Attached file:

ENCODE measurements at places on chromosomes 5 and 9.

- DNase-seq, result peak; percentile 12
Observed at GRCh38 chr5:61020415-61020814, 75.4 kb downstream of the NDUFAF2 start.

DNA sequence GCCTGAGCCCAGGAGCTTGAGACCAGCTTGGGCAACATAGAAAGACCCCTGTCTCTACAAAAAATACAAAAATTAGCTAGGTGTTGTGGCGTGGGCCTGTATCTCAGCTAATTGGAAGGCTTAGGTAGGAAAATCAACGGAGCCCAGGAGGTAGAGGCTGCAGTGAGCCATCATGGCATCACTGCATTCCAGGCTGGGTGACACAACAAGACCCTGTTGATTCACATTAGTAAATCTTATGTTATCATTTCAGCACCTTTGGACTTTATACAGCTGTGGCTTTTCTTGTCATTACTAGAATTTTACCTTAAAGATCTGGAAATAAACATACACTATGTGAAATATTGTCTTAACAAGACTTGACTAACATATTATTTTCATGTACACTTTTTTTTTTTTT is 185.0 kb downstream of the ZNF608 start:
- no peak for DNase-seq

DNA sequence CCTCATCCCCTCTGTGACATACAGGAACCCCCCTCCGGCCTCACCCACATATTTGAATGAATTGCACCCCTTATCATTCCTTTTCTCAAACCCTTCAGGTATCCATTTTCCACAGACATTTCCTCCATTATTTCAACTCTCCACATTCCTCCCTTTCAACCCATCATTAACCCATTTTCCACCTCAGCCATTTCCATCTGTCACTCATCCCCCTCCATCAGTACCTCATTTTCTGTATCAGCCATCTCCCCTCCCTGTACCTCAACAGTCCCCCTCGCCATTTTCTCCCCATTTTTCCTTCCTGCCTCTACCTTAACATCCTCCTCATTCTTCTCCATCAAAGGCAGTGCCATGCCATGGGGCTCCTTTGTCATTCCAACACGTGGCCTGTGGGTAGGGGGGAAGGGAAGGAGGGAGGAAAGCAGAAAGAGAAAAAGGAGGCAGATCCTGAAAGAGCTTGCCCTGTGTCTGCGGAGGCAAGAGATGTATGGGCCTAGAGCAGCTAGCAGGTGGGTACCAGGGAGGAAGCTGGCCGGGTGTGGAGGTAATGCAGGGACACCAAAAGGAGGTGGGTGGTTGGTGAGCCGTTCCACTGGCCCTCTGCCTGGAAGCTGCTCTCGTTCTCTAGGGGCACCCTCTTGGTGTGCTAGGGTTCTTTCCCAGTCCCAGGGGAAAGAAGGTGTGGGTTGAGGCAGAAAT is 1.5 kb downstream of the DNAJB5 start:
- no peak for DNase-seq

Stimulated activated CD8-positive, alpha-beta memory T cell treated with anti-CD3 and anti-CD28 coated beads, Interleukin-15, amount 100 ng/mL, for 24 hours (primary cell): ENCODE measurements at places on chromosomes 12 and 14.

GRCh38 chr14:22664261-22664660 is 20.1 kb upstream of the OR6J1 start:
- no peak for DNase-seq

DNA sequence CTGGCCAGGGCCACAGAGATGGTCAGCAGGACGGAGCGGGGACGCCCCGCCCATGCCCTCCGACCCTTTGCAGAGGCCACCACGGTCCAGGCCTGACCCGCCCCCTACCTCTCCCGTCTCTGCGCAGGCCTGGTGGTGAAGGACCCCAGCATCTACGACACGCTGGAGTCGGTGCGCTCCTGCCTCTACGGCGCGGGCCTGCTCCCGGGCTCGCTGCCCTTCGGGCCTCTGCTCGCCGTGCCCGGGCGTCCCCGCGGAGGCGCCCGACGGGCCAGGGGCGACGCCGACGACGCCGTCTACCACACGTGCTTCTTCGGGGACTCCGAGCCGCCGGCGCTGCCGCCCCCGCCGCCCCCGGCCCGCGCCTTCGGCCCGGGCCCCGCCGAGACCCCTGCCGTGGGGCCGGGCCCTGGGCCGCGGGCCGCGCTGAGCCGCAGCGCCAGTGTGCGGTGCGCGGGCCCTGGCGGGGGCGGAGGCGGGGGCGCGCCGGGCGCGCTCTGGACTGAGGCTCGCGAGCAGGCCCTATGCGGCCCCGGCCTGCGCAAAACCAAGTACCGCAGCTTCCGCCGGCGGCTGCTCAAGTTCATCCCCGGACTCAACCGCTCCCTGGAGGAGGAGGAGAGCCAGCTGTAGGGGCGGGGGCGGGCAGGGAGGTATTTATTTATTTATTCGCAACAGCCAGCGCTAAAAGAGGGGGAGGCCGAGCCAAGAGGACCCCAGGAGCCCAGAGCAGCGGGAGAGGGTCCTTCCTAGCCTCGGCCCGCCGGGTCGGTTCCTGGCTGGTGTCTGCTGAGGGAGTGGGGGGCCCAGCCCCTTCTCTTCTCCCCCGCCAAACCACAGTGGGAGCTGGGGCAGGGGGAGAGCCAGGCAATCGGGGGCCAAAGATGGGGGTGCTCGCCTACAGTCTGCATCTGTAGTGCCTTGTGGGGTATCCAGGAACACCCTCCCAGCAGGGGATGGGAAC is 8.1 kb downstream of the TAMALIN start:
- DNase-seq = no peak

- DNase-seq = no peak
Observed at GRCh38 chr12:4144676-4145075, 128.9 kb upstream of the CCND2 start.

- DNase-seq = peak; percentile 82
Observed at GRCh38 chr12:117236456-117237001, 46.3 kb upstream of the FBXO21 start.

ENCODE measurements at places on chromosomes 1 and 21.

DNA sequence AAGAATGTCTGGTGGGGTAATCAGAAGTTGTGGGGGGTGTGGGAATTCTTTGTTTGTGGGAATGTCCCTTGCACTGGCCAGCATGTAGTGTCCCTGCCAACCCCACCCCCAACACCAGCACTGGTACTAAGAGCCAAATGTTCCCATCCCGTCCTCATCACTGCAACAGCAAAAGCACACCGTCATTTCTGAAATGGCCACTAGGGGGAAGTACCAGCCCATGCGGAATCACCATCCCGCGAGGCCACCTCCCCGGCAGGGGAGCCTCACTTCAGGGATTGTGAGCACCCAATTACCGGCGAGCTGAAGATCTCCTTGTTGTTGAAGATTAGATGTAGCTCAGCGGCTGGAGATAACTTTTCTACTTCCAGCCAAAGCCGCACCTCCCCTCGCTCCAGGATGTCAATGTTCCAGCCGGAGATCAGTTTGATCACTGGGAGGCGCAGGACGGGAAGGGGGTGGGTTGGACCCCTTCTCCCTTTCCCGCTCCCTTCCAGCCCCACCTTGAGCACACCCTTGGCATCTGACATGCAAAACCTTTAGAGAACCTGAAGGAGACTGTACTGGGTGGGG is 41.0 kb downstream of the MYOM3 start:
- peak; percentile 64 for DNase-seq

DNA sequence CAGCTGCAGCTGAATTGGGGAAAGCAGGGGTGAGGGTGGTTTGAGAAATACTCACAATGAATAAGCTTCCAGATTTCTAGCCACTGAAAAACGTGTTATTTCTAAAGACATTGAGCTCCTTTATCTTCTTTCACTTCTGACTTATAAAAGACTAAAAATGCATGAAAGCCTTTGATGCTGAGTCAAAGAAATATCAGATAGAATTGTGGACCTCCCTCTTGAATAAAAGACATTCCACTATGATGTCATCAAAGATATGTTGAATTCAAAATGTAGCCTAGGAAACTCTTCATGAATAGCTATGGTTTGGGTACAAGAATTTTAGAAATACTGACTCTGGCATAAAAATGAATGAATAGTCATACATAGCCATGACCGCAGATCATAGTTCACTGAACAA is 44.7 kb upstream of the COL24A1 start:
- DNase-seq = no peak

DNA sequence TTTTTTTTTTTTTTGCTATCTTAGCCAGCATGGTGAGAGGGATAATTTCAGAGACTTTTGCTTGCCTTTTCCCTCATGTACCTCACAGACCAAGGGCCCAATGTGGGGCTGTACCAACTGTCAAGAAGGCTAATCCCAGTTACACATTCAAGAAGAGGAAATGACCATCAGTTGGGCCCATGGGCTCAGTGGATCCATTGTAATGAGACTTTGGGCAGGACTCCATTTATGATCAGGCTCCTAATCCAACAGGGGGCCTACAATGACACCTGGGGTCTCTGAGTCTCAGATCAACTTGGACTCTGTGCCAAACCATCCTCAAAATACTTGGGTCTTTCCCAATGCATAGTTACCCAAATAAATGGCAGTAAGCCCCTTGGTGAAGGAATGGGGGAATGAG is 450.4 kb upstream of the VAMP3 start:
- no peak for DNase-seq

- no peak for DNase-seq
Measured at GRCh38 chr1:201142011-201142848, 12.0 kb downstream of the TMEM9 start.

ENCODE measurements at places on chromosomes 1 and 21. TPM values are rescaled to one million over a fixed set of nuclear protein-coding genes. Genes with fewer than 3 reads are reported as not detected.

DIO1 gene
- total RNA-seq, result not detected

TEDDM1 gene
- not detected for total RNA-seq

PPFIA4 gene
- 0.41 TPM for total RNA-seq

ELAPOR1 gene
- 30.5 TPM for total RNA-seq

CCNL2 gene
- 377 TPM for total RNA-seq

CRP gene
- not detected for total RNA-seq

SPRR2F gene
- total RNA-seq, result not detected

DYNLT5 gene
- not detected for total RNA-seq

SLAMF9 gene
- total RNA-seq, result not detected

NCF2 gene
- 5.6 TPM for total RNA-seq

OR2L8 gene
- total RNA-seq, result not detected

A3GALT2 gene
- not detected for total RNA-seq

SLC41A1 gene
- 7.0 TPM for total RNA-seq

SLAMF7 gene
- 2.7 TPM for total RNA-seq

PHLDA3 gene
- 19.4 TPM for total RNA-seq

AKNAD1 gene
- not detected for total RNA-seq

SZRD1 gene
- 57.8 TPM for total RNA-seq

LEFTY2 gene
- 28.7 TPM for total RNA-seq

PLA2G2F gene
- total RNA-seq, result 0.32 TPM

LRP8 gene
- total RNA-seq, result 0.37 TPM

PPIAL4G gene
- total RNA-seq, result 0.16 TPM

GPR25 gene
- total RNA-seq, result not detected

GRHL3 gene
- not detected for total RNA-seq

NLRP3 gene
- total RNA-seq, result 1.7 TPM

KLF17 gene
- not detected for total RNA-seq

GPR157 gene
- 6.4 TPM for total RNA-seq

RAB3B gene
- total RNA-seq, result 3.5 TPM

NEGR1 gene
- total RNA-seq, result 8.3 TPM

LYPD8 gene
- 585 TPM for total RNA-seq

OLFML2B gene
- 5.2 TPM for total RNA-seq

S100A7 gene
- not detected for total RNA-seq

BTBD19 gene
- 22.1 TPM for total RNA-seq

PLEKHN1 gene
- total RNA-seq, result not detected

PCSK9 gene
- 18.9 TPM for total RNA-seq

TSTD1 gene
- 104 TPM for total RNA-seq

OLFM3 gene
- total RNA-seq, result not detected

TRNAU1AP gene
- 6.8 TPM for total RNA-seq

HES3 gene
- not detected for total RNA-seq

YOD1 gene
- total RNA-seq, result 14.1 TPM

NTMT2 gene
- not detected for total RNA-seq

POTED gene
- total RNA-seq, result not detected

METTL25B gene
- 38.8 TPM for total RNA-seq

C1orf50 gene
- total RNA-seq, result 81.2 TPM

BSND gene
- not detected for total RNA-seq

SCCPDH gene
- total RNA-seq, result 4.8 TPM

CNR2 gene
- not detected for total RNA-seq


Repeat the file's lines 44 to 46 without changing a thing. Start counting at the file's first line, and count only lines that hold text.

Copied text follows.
- total RNA-seq, result not detected

NCF2 gene
- 5.6 TPM for total RNA-seq